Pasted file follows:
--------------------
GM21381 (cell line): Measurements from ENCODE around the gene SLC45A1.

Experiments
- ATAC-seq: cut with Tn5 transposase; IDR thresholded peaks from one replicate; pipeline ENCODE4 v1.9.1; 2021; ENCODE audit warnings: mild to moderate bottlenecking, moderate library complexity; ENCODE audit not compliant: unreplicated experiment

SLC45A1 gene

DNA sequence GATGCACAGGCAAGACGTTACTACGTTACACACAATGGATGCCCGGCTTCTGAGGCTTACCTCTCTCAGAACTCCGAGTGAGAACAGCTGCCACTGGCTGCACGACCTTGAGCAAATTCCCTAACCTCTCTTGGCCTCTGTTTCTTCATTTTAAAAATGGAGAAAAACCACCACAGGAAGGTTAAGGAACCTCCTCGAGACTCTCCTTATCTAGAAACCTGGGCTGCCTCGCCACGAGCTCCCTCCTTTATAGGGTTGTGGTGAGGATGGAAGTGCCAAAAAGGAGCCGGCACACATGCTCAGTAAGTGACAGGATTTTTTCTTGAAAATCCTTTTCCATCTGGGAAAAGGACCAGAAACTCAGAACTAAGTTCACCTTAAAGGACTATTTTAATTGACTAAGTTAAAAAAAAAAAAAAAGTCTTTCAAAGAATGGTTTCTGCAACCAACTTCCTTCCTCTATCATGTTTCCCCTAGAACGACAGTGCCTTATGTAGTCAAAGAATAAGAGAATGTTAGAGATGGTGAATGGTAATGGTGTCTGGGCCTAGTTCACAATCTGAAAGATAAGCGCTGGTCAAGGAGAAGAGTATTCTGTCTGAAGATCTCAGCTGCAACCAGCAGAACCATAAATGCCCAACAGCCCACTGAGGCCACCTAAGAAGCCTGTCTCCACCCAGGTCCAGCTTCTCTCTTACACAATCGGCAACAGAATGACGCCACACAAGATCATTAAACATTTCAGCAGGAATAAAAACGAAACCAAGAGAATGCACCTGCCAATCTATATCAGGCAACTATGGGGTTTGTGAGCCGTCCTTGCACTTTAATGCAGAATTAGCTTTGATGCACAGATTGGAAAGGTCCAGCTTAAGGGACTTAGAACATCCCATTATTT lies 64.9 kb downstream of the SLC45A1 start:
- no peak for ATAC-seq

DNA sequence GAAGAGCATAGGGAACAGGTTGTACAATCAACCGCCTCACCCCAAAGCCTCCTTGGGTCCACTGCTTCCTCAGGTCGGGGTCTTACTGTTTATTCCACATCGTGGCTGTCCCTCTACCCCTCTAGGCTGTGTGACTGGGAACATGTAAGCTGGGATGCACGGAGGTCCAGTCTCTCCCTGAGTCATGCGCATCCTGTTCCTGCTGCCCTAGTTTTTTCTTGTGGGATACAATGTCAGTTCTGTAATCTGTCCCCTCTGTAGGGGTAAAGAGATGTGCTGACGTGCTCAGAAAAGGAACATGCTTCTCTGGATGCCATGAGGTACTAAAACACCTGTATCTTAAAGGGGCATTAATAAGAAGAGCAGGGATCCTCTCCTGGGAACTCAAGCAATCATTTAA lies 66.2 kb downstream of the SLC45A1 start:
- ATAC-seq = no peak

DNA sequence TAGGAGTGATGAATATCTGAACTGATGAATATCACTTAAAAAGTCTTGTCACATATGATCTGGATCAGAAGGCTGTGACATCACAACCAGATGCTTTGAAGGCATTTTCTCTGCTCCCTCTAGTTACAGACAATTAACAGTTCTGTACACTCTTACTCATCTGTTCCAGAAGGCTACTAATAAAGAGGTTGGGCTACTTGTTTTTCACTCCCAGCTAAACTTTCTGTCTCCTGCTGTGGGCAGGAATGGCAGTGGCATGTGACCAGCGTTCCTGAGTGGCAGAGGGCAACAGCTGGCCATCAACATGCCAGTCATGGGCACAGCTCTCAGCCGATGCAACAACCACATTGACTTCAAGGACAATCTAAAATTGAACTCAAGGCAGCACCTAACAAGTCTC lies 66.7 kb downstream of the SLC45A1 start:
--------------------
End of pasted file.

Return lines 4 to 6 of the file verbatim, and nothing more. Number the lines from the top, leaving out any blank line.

SLC45A1 gene

DNA sequence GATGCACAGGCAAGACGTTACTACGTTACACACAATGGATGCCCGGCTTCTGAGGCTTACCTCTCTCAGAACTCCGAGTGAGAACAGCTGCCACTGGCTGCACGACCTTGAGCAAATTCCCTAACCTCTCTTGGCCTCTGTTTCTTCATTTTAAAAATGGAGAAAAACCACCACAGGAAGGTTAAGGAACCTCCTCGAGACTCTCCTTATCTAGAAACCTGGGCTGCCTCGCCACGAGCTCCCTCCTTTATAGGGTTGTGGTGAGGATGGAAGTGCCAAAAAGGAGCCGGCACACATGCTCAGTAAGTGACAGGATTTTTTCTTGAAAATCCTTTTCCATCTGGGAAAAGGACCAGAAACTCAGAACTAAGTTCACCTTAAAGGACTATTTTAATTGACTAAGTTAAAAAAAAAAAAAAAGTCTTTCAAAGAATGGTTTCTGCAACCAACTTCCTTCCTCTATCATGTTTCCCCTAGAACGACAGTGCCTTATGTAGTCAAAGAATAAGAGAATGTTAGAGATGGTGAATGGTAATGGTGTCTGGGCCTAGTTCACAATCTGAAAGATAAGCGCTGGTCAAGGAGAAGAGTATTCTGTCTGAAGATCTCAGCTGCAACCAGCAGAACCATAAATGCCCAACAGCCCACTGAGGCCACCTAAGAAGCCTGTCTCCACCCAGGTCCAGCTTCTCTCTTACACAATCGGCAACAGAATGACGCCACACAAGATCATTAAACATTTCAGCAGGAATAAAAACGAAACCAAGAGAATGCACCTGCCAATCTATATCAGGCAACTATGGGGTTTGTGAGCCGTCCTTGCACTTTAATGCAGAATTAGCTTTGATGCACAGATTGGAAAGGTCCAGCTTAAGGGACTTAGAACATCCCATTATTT lies 64.9 kb downstream of the SLC45A1 start:
- no peak for ATAC-seq